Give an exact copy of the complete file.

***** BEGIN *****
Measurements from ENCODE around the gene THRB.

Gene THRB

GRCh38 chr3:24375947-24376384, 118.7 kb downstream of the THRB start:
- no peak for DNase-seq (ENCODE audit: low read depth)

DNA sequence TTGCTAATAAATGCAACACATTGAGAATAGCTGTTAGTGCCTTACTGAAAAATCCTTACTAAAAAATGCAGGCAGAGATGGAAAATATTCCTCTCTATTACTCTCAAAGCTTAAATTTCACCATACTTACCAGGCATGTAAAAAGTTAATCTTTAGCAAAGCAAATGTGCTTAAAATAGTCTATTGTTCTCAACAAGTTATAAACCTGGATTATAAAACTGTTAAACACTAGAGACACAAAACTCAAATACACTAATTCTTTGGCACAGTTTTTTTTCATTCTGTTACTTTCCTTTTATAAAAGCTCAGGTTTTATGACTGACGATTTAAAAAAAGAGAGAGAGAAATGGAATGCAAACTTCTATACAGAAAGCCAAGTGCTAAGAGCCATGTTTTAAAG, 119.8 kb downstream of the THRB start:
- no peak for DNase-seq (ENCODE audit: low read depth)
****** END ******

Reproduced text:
Measurements from ENCODE around the gene THRB.

Gene THRB

GRCh38 chr3:24375947-24376384, 118.7 kb downstream of the THRB start:
- no peak for DNase-seq (ENCODE audit: low read depth)

DNA sequence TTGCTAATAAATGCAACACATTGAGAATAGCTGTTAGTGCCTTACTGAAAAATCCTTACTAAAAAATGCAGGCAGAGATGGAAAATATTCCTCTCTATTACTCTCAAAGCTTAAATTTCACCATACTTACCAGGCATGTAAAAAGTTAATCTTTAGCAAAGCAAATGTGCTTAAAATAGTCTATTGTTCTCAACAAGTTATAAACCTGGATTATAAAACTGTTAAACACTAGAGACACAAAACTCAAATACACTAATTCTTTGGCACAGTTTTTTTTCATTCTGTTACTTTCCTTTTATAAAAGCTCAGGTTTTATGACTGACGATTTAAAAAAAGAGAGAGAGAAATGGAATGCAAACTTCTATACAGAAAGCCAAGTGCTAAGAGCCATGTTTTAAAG, 119.8 kb downstream of the THRB start:
- no peak for DNase-seq (ENCODE audit: low read depth)